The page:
You've got playwright Ira Levin, and you've got the Black Box Theatre's talented staff and crew, so with Veronica's Room, you're already pretty much guaranteed a satisfying experience. But with the gifted cast Lora Adams has assembled, it's actually an outstanding one.

The Spotlight Theatre's Peter & the Starcatcher, directed by Whitney Fahner with music direction by Katie Griswold, is yet another of the venue's slick and stylish productions of a lively libretto, this one loaded with big on- and off-stage talent and clever staging.

What a treat it was to enjoy this fresh story, with rousing music, performed by some of the most passionate, committed actors I've recently seen – and to know that it was powered by local minds and hearts. So much work went into this treasure.

Each time I've attended a show at Augustana College's Brunner Theatre Center, I'm astonished by both the acting and technical brilliance. We had some great performers and techies during my St. Ambrose days, to be sure – but our theatre certainly wasn't equipped like this one. However, my justifiable envy doesn't lessen my enjoyment while at Augustana, including at Tuesday's dress rehearsal for The 39 Steps, directed by theatre professor Jeff Coussens.

Seeing a play by Lauren Gunderson at the Black Box Theatre is now one of my favorite pastimes. On Thursday, I attended the opening-night performance of Gunderson's The Revolutionists, and my third go-'round with this playwright and this theatre proves that they harmonize as deliciously as Brie and a baguette.

It was thrilling to walk into the Playcrafters Barn Theatre on Saturday and see a large crowd for Neil Simon's The Odd Couple, as about four-fifths of the seats were occupied. And director Teresa Moore, along with her staff, crew, and cast, put together a smooth-running, well-paced, lively, and all-around-enjoyable production.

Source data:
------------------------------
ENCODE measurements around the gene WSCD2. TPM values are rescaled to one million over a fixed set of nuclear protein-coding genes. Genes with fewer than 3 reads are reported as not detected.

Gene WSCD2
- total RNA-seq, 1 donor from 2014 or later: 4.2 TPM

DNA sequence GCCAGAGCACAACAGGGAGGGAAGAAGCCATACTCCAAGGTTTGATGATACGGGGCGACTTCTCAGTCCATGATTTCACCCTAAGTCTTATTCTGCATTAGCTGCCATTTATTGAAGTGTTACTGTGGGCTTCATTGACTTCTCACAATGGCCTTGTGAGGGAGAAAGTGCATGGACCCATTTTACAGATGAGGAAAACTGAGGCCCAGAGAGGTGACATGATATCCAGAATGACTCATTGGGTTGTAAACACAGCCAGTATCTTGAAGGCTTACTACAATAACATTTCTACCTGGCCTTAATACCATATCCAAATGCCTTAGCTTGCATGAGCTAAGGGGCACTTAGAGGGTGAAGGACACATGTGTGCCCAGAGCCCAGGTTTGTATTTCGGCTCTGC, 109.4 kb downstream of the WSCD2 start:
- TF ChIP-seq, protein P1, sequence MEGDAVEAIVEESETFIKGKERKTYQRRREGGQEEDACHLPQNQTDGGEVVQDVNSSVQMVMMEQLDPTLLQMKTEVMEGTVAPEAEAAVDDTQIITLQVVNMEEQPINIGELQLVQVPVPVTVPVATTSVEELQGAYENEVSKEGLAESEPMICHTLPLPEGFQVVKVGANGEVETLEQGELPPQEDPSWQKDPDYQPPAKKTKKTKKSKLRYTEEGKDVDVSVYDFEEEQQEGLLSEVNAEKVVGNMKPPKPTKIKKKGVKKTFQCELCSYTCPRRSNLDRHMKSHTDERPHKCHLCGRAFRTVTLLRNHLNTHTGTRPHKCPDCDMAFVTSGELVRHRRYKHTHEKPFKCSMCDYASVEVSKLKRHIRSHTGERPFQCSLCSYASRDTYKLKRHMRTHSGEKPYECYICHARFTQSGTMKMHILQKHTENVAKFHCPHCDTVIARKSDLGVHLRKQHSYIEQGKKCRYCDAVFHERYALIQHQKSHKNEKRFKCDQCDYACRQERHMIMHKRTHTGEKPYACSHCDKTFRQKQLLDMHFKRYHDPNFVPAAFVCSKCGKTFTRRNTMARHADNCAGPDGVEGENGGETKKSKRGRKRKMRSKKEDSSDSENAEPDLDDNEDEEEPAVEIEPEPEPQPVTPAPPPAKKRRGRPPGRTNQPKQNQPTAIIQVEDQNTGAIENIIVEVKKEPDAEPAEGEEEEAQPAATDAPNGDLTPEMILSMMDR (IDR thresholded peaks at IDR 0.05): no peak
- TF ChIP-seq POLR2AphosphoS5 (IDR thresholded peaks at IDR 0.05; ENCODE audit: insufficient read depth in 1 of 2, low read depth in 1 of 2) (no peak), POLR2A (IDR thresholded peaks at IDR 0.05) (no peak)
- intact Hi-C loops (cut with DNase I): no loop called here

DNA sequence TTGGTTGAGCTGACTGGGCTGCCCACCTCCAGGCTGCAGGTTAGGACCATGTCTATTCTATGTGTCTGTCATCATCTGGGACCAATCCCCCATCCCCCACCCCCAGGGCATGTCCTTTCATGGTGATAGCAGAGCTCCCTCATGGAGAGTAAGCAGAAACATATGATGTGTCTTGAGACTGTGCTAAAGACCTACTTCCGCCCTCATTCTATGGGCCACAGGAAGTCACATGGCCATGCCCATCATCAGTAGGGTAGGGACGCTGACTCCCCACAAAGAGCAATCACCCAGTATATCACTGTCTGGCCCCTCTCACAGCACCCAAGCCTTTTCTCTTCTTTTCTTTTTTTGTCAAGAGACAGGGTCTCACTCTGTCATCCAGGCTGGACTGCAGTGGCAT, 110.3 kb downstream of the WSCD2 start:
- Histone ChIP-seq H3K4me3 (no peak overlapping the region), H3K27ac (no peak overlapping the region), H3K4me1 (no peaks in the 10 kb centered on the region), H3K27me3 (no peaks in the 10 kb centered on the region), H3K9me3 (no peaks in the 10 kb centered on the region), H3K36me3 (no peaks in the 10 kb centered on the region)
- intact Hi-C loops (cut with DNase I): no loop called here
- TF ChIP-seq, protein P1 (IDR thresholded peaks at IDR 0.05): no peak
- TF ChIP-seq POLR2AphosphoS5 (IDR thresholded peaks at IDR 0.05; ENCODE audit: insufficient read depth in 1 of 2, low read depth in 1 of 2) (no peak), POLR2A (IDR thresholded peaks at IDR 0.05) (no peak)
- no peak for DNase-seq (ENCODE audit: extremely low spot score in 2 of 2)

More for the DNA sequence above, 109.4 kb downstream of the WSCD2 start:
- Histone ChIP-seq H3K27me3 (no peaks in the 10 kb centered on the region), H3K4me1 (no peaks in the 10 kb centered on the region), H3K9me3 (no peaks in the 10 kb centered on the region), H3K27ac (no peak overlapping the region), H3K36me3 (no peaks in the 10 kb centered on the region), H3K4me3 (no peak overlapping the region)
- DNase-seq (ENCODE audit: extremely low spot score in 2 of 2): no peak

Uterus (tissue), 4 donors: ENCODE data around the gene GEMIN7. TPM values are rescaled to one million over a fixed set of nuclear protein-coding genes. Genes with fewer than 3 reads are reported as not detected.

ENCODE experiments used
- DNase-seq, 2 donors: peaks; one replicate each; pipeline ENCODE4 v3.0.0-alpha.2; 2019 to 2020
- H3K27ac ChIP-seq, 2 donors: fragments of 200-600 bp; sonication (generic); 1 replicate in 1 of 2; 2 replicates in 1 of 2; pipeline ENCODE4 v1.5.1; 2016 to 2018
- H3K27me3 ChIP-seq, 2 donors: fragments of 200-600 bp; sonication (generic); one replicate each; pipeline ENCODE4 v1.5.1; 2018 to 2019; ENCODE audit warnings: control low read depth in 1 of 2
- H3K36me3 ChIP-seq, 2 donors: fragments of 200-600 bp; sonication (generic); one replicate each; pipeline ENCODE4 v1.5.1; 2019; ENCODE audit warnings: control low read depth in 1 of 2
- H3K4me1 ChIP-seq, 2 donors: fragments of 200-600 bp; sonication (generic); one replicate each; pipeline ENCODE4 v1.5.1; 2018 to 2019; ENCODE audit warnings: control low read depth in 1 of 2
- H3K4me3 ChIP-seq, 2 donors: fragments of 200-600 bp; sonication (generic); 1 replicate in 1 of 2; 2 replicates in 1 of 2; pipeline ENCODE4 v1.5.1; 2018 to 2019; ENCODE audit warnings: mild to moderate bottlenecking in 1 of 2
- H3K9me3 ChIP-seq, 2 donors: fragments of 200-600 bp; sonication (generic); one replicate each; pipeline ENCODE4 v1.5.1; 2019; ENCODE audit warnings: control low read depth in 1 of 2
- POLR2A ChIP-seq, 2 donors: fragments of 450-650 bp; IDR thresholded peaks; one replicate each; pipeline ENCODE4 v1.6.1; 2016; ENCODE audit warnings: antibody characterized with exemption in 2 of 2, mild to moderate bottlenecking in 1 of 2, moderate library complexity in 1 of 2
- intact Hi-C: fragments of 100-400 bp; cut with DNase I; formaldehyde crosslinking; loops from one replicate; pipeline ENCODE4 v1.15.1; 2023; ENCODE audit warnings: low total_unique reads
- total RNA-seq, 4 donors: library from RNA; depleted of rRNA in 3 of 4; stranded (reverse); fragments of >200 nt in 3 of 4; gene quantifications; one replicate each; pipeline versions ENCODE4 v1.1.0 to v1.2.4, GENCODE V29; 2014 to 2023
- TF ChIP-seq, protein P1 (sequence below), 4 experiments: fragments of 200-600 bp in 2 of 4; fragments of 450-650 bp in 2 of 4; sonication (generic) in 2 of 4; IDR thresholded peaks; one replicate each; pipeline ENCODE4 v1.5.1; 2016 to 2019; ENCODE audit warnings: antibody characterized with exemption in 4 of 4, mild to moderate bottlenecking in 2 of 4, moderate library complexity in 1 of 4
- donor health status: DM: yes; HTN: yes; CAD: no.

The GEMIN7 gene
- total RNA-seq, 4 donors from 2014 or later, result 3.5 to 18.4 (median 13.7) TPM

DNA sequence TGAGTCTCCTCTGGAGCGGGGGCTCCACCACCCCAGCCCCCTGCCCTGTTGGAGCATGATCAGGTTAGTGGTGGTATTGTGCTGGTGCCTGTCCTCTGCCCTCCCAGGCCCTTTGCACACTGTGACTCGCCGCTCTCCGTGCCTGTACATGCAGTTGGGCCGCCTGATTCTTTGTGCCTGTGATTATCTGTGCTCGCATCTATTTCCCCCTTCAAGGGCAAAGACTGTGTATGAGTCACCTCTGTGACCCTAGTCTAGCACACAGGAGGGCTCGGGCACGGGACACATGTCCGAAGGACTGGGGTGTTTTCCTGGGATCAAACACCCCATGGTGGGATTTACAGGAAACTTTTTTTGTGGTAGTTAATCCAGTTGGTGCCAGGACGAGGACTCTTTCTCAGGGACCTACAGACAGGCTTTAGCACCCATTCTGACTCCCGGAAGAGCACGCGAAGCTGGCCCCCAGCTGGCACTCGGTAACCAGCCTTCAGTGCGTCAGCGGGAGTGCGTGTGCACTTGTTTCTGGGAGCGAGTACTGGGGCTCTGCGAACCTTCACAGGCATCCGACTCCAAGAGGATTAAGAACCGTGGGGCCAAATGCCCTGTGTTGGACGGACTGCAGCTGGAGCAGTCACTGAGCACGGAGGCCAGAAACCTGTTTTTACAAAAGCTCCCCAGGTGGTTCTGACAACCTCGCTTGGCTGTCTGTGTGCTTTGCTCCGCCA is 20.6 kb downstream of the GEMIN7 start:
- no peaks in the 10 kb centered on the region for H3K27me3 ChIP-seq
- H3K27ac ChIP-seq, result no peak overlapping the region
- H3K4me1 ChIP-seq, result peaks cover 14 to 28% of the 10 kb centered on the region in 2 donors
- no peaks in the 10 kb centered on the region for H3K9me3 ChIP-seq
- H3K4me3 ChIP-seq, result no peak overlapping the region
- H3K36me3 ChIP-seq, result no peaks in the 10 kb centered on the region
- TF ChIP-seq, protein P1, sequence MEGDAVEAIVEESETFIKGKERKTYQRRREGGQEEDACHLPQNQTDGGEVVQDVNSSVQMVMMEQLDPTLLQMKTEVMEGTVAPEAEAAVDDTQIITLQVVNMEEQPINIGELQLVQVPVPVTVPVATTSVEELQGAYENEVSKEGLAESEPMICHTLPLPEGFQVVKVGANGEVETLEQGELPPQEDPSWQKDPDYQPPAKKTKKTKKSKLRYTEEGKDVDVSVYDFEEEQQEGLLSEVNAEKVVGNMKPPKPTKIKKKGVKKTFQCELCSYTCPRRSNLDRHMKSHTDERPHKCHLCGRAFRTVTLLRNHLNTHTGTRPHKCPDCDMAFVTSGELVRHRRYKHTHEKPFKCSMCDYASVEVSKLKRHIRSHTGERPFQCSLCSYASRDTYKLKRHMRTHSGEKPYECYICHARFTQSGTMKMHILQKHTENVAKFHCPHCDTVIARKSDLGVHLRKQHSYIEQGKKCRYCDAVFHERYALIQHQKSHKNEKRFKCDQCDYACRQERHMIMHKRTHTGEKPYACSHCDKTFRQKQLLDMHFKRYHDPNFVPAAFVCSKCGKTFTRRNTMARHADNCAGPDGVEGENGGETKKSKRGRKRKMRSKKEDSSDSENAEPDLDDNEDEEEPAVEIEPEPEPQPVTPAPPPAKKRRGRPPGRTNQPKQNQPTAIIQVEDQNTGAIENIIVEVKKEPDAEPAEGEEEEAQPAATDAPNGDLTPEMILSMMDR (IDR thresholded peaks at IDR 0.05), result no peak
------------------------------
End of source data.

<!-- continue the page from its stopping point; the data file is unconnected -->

Frankly, I was feeling a bit smug when I entered the Spotlight Theatre on Saturday night. Like many, I've seen The Sound of Music onstage, and the film several times. I know how the scripts and songs differ, and what to expect. Yet this production still astounded me: It's a grand, rich experience.

Every Christmas Story Ever Told (and then some) is a 2007 comedy by John K. Alvarez, Michael Carleton, and James FitzGerald, I saw it at the Richmond Hill Barn Theatre on Thursday's opening night, and it stars Jonathan Grafft as Jonathan, Nathan Johnson as Nathan, and Mike Kelly as Mike. These could be the parts they were born to play.

With this version of the Seussical script, director/choreographer Ashley Becher, musical director Shelley Walljasper, and their cast and crew have concocted an entertaining, gratifying experience.

I fell hard in love with playwright Qui Nguyen's She Kills Monsters the first time I saw it at the Playcrafters Barn Theatre in the summer of 2019. We trysted again that fall at Augustana College. I was consequently happy, on Saturday, to enjoy a new rendezvous at St. Ambrose University. Director Daniel Rairdin-Hale and the show's staff, crew, and cast have assembled a singularly beautiful, big-scale-impressive production of Nguyen's play.